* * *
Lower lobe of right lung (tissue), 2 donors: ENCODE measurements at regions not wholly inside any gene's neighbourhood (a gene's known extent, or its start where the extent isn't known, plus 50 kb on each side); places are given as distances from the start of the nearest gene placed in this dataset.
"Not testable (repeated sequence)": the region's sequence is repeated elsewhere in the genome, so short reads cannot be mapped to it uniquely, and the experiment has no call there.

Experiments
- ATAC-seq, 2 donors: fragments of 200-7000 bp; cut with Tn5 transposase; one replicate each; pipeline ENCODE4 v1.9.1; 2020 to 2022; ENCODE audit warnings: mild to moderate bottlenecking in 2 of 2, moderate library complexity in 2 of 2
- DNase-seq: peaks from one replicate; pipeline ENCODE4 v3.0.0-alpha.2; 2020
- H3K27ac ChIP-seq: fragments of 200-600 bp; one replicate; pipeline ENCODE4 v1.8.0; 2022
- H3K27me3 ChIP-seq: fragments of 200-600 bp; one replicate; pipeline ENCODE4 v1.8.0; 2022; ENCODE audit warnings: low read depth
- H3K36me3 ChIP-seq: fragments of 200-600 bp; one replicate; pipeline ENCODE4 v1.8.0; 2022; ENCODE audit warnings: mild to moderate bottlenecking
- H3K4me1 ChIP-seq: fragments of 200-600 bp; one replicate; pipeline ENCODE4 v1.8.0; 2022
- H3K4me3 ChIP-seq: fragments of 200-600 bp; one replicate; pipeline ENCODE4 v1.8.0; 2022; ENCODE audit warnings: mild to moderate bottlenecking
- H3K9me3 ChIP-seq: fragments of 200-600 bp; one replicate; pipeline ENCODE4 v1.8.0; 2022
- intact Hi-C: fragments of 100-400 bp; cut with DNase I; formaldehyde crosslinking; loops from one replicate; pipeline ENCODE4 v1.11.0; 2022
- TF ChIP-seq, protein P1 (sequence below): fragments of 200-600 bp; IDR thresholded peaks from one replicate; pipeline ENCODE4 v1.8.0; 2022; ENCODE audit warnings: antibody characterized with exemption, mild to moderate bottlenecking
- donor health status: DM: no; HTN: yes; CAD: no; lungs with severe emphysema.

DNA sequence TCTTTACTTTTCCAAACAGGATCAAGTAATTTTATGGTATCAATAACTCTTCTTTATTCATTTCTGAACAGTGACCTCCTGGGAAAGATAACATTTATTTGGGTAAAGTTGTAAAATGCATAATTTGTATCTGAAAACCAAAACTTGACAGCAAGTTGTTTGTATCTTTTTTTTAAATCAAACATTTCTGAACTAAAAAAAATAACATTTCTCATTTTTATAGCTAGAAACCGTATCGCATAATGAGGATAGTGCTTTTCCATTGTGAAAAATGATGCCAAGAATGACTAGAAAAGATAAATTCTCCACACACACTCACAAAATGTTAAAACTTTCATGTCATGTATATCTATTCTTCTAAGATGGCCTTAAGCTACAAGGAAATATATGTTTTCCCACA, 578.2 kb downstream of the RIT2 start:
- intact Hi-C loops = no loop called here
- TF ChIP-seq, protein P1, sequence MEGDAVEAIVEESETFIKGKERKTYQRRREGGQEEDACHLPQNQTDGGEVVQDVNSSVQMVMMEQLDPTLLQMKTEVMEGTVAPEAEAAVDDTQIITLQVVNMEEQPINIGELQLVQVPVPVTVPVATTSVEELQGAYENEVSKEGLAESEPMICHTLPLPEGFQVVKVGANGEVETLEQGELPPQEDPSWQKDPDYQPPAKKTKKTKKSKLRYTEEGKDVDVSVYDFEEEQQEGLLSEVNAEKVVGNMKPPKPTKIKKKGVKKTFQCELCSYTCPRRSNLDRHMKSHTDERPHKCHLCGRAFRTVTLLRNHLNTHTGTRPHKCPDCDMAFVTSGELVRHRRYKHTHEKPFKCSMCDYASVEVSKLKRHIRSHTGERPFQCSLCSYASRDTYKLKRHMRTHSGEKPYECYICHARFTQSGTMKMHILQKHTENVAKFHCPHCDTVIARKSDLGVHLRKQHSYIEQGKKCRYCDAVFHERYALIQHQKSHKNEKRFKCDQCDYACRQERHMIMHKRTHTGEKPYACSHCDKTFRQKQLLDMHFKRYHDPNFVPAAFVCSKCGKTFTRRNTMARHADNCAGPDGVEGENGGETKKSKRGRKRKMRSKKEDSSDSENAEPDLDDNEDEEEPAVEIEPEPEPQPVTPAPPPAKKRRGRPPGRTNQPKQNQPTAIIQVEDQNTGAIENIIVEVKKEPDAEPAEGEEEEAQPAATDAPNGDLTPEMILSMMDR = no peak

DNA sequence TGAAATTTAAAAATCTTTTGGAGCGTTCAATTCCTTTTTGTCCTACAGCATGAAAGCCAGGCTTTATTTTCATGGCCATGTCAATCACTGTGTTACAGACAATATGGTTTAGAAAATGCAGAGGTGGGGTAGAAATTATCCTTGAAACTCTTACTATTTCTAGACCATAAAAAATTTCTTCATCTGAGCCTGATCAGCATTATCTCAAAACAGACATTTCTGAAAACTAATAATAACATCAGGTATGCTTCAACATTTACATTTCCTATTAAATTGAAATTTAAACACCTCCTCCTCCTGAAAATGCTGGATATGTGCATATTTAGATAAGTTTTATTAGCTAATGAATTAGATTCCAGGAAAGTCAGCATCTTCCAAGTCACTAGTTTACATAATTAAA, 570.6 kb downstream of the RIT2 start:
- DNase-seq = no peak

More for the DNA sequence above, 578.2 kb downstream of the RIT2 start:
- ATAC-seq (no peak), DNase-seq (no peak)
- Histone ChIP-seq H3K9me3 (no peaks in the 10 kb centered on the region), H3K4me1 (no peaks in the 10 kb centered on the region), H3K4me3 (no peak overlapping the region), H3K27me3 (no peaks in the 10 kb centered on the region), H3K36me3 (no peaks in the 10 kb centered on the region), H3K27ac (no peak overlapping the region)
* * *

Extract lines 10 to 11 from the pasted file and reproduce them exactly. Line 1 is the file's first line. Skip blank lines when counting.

- H3K4me3 ChIP-seq: fragments of 200-600 bp; one replicate; pipeline ENCODE4 v1.8.0; 2022; ENCODE audit warnings: mild to moderate bottlenecking
- H3K9me3 ChIP-seq: fragments of 200-600 bp; one replicate; pipeline ENCODE4 v1.8.0; 2022